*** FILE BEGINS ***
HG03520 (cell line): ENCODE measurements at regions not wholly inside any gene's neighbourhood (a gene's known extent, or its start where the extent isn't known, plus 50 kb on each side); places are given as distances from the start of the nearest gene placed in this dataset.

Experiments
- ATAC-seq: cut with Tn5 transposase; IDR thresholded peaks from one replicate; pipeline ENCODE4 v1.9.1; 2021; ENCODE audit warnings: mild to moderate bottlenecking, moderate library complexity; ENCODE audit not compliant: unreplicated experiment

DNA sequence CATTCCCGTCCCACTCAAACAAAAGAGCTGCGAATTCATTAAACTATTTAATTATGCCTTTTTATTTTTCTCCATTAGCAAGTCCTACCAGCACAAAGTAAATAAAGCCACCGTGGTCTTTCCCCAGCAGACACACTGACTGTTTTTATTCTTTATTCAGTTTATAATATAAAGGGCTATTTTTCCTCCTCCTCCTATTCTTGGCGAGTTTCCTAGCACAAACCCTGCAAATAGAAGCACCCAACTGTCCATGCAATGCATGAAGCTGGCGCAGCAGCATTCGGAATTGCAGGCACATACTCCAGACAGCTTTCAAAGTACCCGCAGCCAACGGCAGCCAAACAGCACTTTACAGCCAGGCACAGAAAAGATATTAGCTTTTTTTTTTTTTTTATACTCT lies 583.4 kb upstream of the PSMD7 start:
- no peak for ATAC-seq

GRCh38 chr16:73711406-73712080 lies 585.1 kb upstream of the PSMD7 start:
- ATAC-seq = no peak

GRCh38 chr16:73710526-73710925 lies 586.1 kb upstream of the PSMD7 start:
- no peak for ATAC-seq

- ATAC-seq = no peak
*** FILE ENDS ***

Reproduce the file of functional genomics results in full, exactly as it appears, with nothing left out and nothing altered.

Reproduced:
HG03520 (cell line): ENCODE measurements at regions not wholly inside any gene's neighbourhood (a gene's known extent, or its start where the extent isn't known, plus 50 kb on each side); places are given as distances from the start of the nearest gene placed in this dataset.

Experiments
- ATAC-seq: cut with Tn5 transposase; IDR thresholded peaks from one replicate; pipeline ENCODE4 v1.9.1; 2021; ENCODE audit warnings: mild to moderate bottlenecking, moderate library complexity; ENCODE audit not compliant: unreplicated experiment

DNA sequence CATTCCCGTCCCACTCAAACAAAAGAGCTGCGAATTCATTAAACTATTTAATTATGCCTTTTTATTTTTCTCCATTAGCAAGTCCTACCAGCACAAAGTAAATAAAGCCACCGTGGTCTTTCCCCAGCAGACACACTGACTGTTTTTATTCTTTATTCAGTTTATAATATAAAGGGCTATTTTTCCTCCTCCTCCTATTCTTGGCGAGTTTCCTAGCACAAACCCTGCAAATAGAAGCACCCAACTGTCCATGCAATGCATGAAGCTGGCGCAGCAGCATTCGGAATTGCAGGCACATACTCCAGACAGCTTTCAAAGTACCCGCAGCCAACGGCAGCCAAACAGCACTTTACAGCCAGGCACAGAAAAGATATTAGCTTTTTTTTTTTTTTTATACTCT lies 583.4 kb upstream of the PSMD7 start:
- no peak for ATAC-seq

GRCh38 chr16:73711406-73712080 lies 585.1 kb upstream of the PSMD7 start:
- ATAC-seq = no peak

GRCh38 chr16:73710526-73710925 lies 586.1 kb upstream of the PSMD7 start:
- no peak for ATAC-seq

- ATAC-seq = no peak